State policymakers who are interested in taking action on marriage-related issues need to have a good understanding of trends in marriage and divorce in their state. For example, states that aim to reduce their divorce rates by one-third need reliable data on the prevalence of divorce. Thus, there is a growing interest in the quality of state-level vital statistics.
The types and quality of data states collect vary considerably. In the past, the federal government, through the National Center for Health Statistics (NCHS), provided funds to states to help them collect and code marriage and divorce statistics, which were sent to NCHS to help calculate national marriage and divorce rates. Resources have not been available for NCHS to continue to assist the states in the collection of this data. We examined the level of detail of state-reported marriage and divorce data.
Reports sent to NCHS reveal a wide range in the level and quality of marriage and divorce data detail. Information on marriage data for 31 states and divorce data for 29 states was available. With regard to marriage data, 11 states report fairly limited information, such as age, county of residence, and race.45 Twenty states have information on these variables, plus others such as previous marital status and education of the bride and groom.46 States generally tend to have more detailed divorce data. Five states have limited data on the number of divorces and county of residence.47 The remaining 24 include information such as duration of marriage, number of minor children, number of previous marriages, and legal grounds for decree. (Table 8 in the detailed matrices provides additional information on state policies.)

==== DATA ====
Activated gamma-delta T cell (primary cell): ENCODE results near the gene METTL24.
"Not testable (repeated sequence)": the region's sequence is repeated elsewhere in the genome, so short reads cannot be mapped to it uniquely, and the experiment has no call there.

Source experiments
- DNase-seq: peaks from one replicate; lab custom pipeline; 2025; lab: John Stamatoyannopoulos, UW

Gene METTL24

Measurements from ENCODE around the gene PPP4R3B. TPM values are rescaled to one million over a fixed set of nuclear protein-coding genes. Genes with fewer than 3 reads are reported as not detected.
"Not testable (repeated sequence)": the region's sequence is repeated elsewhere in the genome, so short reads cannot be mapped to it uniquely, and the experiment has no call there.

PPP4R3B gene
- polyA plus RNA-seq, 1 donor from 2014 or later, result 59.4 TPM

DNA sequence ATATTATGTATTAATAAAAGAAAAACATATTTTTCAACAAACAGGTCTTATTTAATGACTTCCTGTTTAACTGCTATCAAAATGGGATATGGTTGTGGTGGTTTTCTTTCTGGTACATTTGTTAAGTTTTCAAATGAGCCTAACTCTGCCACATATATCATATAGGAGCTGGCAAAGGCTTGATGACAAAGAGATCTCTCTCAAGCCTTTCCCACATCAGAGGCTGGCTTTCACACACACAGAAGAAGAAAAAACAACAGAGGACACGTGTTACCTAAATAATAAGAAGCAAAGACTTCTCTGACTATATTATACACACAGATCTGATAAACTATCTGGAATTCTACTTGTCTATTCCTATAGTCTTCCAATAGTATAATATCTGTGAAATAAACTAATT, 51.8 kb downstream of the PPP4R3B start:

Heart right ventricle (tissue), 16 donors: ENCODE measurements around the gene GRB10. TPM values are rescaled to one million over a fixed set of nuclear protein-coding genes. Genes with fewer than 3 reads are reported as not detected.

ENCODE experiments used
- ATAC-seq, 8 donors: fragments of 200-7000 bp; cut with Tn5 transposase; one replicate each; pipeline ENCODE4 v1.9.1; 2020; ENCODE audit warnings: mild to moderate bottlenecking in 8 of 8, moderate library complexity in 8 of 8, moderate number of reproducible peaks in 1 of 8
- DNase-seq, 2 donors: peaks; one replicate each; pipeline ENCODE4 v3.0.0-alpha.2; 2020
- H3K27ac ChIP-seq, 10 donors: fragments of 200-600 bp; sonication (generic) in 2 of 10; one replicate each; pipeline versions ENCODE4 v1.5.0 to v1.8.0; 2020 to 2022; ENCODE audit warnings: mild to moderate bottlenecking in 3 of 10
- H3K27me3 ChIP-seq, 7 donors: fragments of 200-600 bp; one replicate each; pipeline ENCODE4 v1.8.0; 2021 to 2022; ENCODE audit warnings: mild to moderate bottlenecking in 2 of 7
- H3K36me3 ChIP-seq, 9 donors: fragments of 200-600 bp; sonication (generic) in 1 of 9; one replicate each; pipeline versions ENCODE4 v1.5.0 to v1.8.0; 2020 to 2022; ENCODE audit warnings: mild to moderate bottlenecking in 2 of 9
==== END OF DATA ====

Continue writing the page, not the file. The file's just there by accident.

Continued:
Beyond general data collection, seven states are taking initiatives to improve their vital statistics on marriage and divorce.48 One example is Oklahoma, which as part of its broad-scale marriage initiative, is planning to improve the data-gathering system to better document marriages and divorces in the state. The state also proposed a bill in 2001 that would have created a system to monitor marriages and divorces in Oklahoma, but it failed. Alabama is transferring responsibility for marriage licenses from judicial officers to the state registrar of vital statistics.